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DVD LOUNGE: If There’s Three They Must Be Animated

Happy Friday, folks!

I can’t believe that the summer is almost over.  If you decide to stay in, there’s one fantastic release after the jump and well, two you might want to skip.

Check out the reviews for Mars Needs Moms, Batman: The Brave and The Bold Season Two Part One and Rockin’ With Judy Jetson after the jump.

Mars Needs Moms
Walt Disney Home Entertainment / Released August 9, 2011

The Pitch
Take out the trash, eat your broccoli — who needs moms anyway? Nine-year-old Milo (Seth Green) finds out how much he needs his mom (Joan Cusack) when she’s nabbed by Martians who plan to steal her mom-ness for their own young. In a race against time and oxygen, his quest to save her knows no bounds. And with some unexpected help, Milo just might find his way back to her — in more ways than one.

The Review
Produced by Robert Zemeckis and based on the book by Bloom County creator Berke Breathed, Mars Needs Moms is a startlingly uneffective and emotionally barren film that was seemingly produced with neither heart, nor soul.

What works so effectively in Breathed’s 40 page book falls apart instantly on screen in yet another film that would have been more effective if produced as a live-action feature than as a motion captured performance, computer generated animated atrocity that’s become the trademark of the once-great Zemeckis.

To make matters even more ridiculous, Green is the actor who performs the physical actions of Milo, which is then turned into a waxy, not quite human CG character and then dubbed by a voice-appropriate younger actor.  I’m not quite sure of the reasoning or artistic merit of this ridiculousness method of filmmaking.  Worse than anything else is that the film is dull, unimaginative and lacking of any wit whatsoever.  Extras in the DVD/Blu-ray combo include a digital download, featurettes and commentary.

Mars Needs Moms suffers from uninspired writing to a painful execution, that might be serviceable only for younger viewers who have little sense of what’s good or bad when it comes to animated movies.


Batman: The Brave and The Bold Season Two Part One
Warner Home Video/ Released August 16, 2011

The Pitch
Batman wings into an exciting new era, teaming with a mighty honor roll of DC Comics Super Heroes in this action-packed series. Through the show?s season two 12 Animated Adventures in this 2-Disc Collection, the Dark Knight allies with Aquaman, Plastic Man, Blue Beetle, Red Tornado, Green Arrow, Wildcat, Deadman, Bronze Tiger and Atom to take on an array of evildoers ranging from mad scientists to intergalactic crooks, from power-mad dictators to out-of-control teenagers.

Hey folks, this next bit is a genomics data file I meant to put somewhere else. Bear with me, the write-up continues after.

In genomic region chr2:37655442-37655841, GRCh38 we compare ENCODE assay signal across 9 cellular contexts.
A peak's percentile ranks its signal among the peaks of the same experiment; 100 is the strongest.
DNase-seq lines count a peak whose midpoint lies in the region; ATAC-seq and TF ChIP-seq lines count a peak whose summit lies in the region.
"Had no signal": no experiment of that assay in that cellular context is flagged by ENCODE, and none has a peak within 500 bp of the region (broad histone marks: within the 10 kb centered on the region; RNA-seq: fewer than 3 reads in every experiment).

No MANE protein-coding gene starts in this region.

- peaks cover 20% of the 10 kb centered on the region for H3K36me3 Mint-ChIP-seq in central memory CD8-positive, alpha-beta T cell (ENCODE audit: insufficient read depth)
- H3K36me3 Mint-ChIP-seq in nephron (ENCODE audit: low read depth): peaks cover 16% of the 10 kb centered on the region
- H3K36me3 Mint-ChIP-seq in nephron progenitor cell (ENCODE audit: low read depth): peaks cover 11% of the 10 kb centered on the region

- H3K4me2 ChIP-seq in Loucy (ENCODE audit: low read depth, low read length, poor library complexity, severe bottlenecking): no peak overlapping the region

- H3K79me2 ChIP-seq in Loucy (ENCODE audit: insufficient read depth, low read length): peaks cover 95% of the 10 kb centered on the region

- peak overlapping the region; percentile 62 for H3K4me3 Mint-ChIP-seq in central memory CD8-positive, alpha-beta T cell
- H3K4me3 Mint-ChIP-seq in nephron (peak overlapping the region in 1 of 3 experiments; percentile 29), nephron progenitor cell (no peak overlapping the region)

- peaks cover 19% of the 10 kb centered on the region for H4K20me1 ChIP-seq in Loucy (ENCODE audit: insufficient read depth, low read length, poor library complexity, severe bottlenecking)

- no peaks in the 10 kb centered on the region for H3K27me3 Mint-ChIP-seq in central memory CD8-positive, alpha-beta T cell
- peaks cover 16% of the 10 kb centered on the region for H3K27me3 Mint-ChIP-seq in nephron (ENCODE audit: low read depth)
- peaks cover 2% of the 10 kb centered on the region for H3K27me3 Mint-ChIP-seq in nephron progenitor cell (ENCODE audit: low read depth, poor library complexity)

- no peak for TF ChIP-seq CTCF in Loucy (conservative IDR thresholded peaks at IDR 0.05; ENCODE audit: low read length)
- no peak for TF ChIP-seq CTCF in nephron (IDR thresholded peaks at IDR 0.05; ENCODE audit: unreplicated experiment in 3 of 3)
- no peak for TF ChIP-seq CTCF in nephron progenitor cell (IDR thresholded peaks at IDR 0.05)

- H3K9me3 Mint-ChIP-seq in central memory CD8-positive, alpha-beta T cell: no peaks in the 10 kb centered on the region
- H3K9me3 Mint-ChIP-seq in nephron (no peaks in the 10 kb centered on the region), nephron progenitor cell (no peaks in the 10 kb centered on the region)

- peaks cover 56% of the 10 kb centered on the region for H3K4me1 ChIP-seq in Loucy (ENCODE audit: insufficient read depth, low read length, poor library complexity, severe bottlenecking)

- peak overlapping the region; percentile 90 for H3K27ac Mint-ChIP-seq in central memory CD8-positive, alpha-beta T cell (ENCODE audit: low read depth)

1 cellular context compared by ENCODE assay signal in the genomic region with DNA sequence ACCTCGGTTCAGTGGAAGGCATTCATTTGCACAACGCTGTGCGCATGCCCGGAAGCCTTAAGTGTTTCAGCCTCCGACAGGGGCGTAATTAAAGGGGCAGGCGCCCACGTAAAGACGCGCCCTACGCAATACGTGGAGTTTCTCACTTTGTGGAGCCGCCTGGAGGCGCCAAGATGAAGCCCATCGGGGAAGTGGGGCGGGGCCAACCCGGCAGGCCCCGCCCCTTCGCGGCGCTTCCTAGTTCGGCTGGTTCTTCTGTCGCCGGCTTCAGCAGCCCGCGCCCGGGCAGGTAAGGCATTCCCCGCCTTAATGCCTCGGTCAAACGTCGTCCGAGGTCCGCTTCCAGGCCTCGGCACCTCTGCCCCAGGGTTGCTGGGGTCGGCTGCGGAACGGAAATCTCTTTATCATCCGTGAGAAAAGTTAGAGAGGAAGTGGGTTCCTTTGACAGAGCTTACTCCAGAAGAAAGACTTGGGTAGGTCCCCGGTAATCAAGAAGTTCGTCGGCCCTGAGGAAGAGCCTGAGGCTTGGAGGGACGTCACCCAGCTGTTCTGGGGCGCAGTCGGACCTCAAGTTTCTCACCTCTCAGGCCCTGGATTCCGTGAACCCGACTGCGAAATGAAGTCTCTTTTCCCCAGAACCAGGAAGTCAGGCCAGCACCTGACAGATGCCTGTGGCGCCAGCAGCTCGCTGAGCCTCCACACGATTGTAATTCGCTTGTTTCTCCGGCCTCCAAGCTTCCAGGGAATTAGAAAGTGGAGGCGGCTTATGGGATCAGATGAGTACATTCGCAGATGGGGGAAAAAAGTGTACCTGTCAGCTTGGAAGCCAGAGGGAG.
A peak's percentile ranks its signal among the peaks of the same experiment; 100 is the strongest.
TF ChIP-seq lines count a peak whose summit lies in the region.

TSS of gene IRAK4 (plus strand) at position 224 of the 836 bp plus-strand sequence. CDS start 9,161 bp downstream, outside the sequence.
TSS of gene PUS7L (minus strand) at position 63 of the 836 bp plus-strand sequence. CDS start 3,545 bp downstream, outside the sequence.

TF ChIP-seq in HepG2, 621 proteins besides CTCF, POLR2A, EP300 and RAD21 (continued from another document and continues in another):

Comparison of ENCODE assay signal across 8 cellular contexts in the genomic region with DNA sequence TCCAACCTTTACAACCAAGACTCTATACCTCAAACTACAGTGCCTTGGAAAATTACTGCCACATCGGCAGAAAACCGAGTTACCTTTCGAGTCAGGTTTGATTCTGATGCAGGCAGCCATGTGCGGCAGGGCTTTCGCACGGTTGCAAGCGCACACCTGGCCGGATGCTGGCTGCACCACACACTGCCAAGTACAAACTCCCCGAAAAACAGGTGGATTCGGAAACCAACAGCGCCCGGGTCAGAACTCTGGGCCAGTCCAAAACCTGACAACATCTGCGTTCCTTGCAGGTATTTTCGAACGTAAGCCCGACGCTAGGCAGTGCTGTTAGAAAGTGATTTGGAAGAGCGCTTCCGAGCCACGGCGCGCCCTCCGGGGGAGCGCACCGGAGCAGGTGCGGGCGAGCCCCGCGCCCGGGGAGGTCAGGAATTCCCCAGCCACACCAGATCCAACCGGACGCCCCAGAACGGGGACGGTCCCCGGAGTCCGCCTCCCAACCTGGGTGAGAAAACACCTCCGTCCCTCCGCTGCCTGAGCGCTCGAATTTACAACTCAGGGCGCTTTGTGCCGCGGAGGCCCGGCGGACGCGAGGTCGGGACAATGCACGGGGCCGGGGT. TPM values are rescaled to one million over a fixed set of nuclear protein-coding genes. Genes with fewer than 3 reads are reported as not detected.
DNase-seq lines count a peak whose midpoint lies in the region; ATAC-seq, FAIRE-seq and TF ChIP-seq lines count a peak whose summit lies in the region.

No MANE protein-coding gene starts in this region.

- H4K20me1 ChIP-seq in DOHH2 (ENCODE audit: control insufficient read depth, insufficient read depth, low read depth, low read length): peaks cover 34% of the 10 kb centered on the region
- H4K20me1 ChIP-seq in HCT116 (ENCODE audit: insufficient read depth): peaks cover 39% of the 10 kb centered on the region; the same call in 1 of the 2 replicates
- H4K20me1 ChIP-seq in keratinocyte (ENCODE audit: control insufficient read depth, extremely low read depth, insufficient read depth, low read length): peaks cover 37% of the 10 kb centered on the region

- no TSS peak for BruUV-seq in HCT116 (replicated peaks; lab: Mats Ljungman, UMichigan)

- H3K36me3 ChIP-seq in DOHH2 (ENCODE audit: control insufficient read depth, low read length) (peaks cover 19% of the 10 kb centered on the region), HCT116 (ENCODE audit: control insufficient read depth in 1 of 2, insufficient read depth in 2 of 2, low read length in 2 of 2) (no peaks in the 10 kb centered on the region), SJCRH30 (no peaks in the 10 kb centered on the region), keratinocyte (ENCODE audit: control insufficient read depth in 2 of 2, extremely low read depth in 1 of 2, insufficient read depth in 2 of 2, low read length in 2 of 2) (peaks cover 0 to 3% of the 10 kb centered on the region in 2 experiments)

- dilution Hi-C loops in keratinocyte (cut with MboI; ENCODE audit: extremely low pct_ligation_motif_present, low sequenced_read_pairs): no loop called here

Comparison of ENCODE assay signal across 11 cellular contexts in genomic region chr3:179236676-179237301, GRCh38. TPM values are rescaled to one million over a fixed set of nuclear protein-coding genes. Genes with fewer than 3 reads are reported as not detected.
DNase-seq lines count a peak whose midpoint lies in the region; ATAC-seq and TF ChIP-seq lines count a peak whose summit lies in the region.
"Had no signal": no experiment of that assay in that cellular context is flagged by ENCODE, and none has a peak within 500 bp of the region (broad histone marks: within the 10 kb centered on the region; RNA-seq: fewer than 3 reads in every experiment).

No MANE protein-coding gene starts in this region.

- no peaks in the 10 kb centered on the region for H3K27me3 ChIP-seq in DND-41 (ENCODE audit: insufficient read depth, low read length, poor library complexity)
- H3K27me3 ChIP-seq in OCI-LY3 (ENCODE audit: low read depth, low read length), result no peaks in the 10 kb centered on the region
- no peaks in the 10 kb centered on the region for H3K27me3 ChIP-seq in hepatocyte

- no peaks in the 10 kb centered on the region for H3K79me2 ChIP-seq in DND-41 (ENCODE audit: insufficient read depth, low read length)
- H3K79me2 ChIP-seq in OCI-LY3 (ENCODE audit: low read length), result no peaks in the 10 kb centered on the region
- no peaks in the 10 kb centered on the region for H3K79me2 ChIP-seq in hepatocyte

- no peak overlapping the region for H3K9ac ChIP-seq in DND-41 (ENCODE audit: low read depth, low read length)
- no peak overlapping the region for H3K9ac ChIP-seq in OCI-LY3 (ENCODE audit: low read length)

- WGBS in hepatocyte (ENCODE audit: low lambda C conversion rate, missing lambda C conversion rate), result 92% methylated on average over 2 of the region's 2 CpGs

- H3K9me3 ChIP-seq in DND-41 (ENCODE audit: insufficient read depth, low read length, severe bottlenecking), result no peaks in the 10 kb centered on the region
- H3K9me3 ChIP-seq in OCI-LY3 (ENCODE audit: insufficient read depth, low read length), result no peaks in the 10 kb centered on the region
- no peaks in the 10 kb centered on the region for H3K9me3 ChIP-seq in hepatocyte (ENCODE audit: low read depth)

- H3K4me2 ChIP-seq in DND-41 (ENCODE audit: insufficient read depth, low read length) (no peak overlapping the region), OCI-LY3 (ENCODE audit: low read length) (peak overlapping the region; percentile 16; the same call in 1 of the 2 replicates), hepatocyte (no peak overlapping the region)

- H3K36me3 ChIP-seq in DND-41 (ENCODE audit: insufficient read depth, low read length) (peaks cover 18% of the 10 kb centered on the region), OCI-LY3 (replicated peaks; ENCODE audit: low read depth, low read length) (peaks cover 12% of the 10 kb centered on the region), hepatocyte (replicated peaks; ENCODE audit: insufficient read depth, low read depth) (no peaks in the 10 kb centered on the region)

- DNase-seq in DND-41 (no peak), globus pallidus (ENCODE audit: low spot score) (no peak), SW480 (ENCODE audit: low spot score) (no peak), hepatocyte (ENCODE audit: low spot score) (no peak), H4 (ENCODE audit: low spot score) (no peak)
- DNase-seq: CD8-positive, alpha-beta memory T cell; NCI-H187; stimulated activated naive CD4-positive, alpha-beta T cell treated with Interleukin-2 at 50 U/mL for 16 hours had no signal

The Review
As much as I adored the first season of Batman: The Brave and The Bold, season two is even better.  Evoking not only the Adam West series of the 1960s, but also the humor of the Dick Sprang/Charlie Paris era comics,  Batman: The Brave and The Bold has essentially become the finest interpretation of the character ever presented.

The series is guest star heavy, and the producers wisely combine favorites such as Aquaman, Green Arrow and Captain Marvel with some of comic’s more absurd creations including Bwana Beast, Detective Chimp, and The Metal Men. Like Warner’s classic Looney Tunes, the series delivers on multiple levels and is entertaining and charming for all ages. 
Batman: The Brave and The Bold Season Two Part One is not only one of my favorite cartoons on television, but one of my favorite shows of all time.  Highest recommendation. 

Featured Clip

Rockin’ With Judy Jetson
Warner Archive / Released August 9, 2011

The Pitch
Despite father George’s disapproval, Judy Jetson (voiced by Janet Waldo) is totally into Sky Rocker, the biggest intergalactic rock star around. When the teen icon announces a surprise concert, Judy writes a super awesome song and sends it to him. And – oops – the song is accidentally switched with an evil magic message from music-hating witch Felonia Funk. Bummer for Judy! Then Felonia goes one diabolical step further: she kidnaps Sky Rocker. What a buzz kill – but don’t freak out yet! Judy and her friends – along with brother Elroy, family dog Astro and music-loving aliens named Zoomies – set out to save Sky themselves. Is Judy Jetson the coolest Space Age teenage cartoon star ever? With songs like Gleep Gorp, Jupiter Jump, Rockin’ Round the Galaxy, Shootin’ Star and Surfin’ in Space, the feature-length animated Rockin’ with Judy Jetson is a tunefully fun blast not to be surpassed! 

The Review
Everything that made the original series The Jetsons timeless is absent from this dated and bloated television movie produced in 1988.  The original series focused on a retro-future, this film propels the time period from the clean populuxe atomic age stylings to those of late Eighties New Wave with bonus features like mohawks and mullets.

As a longtime fan of The Jetsons, I was a little disappointed; who the hell is Sky Rocker?  Where the hell is Jet Screamer?  I’ve long admired the design work of Hanna Barbera’s sixties program and was immediately struck by how clunky the animation was in this release.  There are no extras on the disc and despite having the original voice artists, the release feels more like an attempt to cash in on the Jemm and the Holograms audience rather than staying true to the source material.

It’s watchable and probably more geared to a young girl than the regular series, albeit forgettable.

Featured Clip

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